Tips to Promote Educator Social and Emotional Wellbeing


Dr. Clay Cook

Educators are truly the engine that drives everything in schools. It is their enthusiasm, energy, compassion, empathy, and positive interactions that create the healthy conditions for students to engage fully in their learning experiences.  Educators who are in a good place socially and emotionally are better equipped to create healthy learning conditions for students. Students with a history of trauma, in particular, need educators who are well socially and emotionally well. To be socially well means one perceives they are a valued, respected, and supported member of the school. Emotionally well means that the educator is in a regulated state and a positive mood, which increases the likelihood of maintaining positive interactions with students, modeling desired behaviors, and responding skillfully to student needs. Below are some tips to promote educator social and emotional wellbeing broken down by organizational supports that leaders can put in place and individual-level wellbeing practices that educators can apply to promote their own social and emotional wellbeing.

  • Organizational supports
    • Intentionally recognize and acknowledge staff for the energy and effort they put in to creating desired daily experiences for students
    • Give staff a sense of voice, listen to them, and respond to what they are saying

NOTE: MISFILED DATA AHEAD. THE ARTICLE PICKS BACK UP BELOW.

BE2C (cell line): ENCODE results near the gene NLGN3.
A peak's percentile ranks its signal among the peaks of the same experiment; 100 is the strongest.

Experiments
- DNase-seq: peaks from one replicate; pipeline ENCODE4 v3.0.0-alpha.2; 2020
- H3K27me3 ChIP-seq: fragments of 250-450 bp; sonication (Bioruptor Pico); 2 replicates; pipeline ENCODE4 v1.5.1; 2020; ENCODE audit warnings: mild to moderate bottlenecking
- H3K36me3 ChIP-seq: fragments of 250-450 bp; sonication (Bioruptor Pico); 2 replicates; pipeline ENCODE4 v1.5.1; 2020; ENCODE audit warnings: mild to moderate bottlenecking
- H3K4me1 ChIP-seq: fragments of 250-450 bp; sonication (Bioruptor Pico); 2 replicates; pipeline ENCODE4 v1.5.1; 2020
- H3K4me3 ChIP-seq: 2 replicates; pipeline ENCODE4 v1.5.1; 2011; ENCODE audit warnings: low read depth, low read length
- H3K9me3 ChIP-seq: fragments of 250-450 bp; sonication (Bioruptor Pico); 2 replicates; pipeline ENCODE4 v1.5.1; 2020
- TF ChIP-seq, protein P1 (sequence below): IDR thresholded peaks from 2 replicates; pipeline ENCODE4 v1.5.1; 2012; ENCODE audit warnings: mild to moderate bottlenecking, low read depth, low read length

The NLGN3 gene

• Minimize implementation overload – too many active initiatives going on at once creates the conditions for stress and burnout 
    • Provide targeted professional development tailored to the needs of staff
  • Individual-level wellbeing practices
    • Physical wellbeing practices 
      • Sleep (quality sleep is the antidote to many health and mental health problems)
      • Regular physical activity (daily regime of physical activity has been shown to be a treatment to mild depression unto itself)
      • Nutrition (did you know that 95% of serotonin comes from the gut)
  • Emotional wellbeing practices
    • Deep breathing exercises – slowing down breathing helps regulate the nervous system and establish a calm body. 
    • Guided imagery through the five senses –visualize a calm and relaxing place that and go through each sense and to imagine what you are seeing, hearing, touching/feeling, smelling, and possibly tasting.
    • Self-soothing practices – introduce stimuli through one or more of your five senses that helps take the edge off. Warm shower or bath, aroma from candles, eating chocolate, or getting a massage are all self-soothing practices that relax the mind and body.
    • Opposite emotions – when feeling stressed, anxious or frustrated, engaged in an activity by watching, reading, listening to, or doing something that activates the opposite emotion you are currently feeling.
  • Social wellbeing practices
    • Connect with others for social support
    • Seek mentoring in an area of personal or professional development

About the Author: Dr. Clay Cook is the John and Nancy Peyton Faculty Fellow in Child and Adolescent Wellbeing at the University of Minnesota and Associate Professor in the School Psychology Program. He has extensive research and practical experiences involving the implementation of multi-tiered systems of support to promote children’s social, emotional and behavioral wellbeing as the foundation for academic and life success.